Touch ID in Swift

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What will we be building?

We are going to build a simple application that shows a UILabel that updates based on whether or not the user successfully authentications via Touch ID.

What is Touch ID?

Touch ID is a form of authentication in which a user uses his or her fingerprint to successfully authenticate.

A cool thing to mention about Touch ID is that it is capable of reading a finger in any orientation that the phone may be in.

How to make use of Touch ID?

To use Touch ID, we need to make use of the Local Authentication framework.

The Local Authentication Framework provides us with the facilities for requesting authentication from users with specific security policies. In our case, it allows us to request for fingerprint authentication.

To make use of Touch ID in our application, we need to do the following:

  1. Create a Local Authentication Context object.

    1. Authentication contexts are used to evaluate authentication policies, allowing apps to request the user to authenticate themselves using personal information such as a fingerprint registered with Touch ID.
  2. Create a variable to hold errors.

  3. Create a variable which explains why our application needs authentication.

  4. Request Authentication

  5. Handle Success and Errors. In our case we will update our UILabel.

Let us get started

To get started, download the starter repository at the top of this tutorial by clicking on Source Code. This will bring you to the github page.

Let’s create a method that encapsulates our Authentication request.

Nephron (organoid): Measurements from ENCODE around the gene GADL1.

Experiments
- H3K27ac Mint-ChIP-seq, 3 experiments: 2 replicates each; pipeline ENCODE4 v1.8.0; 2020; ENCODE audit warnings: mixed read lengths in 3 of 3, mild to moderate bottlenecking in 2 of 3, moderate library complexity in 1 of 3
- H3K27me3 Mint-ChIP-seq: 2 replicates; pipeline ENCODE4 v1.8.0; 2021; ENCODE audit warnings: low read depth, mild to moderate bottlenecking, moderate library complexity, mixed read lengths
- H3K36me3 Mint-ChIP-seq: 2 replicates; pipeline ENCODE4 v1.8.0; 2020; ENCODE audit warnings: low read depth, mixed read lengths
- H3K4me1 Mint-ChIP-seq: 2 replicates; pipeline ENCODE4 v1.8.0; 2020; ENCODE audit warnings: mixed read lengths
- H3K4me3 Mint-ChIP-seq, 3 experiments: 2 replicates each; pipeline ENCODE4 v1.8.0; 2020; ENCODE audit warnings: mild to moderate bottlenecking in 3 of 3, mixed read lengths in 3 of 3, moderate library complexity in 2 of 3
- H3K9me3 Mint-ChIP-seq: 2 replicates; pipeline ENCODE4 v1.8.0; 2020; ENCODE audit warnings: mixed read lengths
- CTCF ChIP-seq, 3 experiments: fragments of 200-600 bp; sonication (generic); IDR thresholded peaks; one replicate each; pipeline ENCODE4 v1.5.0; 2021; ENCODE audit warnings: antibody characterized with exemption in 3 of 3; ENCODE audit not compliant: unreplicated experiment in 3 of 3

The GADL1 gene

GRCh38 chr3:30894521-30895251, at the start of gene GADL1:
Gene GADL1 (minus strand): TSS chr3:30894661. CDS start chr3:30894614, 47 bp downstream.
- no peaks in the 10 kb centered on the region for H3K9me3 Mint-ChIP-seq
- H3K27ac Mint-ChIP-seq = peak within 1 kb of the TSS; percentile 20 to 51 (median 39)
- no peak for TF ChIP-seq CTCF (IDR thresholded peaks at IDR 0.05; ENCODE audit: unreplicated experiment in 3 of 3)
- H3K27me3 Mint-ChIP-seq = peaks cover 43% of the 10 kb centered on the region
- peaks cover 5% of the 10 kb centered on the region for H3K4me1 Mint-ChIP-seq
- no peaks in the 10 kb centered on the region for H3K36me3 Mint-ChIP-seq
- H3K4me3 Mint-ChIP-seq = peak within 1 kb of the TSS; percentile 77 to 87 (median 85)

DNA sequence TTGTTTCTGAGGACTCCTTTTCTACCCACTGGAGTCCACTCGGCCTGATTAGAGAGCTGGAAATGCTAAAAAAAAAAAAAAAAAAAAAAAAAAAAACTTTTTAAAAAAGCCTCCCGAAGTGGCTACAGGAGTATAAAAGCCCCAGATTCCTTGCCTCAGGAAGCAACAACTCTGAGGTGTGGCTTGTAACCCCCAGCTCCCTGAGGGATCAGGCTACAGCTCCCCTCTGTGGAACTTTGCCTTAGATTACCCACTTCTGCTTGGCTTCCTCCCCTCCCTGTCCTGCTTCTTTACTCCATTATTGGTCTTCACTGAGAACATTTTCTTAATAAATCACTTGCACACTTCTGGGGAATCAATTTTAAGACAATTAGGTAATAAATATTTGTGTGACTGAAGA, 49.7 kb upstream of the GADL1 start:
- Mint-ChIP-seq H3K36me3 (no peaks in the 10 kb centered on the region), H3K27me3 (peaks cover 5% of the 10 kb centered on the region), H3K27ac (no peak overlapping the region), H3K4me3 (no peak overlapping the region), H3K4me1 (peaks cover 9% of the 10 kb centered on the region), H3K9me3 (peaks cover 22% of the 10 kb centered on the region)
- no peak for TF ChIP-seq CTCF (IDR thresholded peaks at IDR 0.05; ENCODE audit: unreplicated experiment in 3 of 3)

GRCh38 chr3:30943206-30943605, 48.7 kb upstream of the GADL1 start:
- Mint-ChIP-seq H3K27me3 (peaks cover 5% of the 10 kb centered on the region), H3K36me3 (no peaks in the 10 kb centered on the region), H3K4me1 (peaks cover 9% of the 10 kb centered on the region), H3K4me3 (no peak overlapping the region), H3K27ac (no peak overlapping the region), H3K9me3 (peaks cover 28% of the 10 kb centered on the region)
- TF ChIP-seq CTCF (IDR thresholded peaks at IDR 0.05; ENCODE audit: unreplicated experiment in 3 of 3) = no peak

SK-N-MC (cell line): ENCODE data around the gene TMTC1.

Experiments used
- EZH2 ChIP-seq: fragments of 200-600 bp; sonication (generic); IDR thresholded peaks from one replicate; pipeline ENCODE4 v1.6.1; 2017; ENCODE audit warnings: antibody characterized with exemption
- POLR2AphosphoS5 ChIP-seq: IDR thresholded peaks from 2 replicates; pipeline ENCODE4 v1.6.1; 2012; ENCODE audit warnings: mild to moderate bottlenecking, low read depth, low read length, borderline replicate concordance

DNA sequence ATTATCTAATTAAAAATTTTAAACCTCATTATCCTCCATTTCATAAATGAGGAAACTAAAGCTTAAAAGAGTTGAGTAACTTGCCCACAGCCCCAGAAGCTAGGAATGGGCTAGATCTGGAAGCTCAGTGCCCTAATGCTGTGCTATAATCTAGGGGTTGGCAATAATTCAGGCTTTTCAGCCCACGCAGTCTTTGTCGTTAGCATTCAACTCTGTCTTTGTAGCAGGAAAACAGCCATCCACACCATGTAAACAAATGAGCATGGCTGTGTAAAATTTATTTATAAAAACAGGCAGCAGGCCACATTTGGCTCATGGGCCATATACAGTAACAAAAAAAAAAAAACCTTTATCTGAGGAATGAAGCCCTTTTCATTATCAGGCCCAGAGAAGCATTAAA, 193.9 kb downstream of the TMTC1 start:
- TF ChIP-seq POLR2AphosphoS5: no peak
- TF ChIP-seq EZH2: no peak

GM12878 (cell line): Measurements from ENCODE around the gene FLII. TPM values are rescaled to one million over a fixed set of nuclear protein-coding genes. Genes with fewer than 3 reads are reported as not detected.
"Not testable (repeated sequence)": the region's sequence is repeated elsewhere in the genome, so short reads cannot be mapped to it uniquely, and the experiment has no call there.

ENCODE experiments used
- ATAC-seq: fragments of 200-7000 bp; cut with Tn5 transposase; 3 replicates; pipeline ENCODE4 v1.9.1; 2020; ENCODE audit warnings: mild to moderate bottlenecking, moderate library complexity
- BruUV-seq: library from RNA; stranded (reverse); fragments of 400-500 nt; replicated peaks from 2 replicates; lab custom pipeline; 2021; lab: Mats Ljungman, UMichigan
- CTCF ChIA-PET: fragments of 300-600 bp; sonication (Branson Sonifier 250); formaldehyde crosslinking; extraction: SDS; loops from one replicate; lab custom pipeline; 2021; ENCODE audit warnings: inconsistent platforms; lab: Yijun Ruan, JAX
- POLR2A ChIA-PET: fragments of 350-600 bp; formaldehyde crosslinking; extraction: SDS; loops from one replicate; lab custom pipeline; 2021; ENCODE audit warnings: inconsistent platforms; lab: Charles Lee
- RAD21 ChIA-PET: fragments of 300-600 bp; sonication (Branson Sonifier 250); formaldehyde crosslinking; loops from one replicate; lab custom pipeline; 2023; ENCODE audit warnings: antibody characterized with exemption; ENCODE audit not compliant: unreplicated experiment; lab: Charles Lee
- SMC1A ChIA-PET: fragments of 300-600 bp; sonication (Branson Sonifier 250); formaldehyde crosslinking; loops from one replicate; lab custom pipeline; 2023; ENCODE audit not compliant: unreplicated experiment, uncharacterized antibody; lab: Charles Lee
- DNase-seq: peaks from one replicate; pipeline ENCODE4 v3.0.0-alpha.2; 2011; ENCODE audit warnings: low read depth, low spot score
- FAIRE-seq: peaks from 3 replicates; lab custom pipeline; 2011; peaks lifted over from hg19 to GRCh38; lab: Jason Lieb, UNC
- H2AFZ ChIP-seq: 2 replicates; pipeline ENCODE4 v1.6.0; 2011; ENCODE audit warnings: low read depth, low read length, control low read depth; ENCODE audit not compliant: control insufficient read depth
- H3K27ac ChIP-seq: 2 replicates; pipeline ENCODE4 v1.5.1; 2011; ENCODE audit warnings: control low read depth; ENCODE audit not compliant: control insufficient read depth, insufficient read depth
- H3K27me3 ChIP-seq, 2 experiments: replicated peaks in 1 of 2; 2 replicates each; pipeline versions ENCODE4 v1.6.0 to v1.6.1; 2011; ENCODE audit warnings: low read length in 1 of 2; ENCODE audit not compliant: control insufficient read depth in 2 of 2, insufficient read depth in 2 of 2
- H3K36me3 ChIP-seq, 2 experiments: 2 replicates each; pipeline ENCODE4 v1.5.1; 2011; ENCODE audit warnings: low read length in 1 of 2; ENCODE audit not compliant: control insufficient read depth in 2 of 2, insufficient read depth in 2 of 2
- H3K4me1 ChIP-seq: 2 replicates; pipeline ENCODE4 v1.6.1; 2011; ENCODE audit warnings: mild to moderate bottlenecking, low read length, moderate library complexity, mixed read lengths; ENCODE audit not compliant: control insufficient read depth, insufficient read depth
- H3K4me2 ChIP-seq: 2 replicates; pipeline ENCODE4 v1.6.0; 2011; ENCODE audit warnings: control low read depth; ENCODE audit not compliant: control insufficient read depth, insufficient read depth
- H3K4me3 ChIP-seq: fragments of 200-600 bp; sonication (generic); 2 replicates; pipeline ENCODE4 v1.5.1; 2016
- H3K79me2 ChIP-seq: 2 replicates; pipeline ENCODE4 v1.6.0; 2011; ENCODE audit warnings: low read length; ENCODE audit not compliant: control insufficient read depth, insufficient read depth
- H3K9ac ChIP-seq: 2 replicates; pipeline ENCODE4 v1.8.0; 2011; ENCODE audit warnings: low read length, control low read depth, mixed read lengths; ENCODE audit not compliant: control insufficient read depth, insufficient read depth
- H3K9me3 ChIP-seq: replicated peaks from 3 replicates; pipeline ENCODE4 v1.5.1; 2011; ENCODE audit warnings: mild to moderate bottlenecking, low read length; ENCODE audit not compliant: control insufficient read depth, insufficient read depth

Next we need to create our Local Authentication Context object and the variable that we will pass to it.

Now we need to check that a user is capable of Authenticating with Touch ID. We will call .canEvaluatePolicy on our context, passing in the policy we want to Authenticate with and our error holding variable.

Now that we’ve verified if the user can Authenticate via Touch ID, we need to actually request the authentication. We will do that with the .evaluatePolicy method on the context object. Which takes our Policy, the reason for authentication, and a block.

This method evaluates asynchronously. The reply block is where we will handle the evaluation. The evaluation happens on a private queue internal to the framework in an unspecified threading context. So any UI updates must be done in the main thread. So we will wrap our UI updates in a dispatch_async block, indicating that we want to update it on the main thread.

Because we are awesome programmers and awesome programmers DRY their code, let’s move the label updating to it’s own method.

Now we have DRYer code.

The final step is to now add a call to this method in viewDidLoad. When your application starts up it will ask you to Authenticate via Touch ID.

That’s it for this tutorial, go ahead and run your application to ensure that it’s still working.

Feel free to leave any comments and let us know how we can better improve our tutorials for you.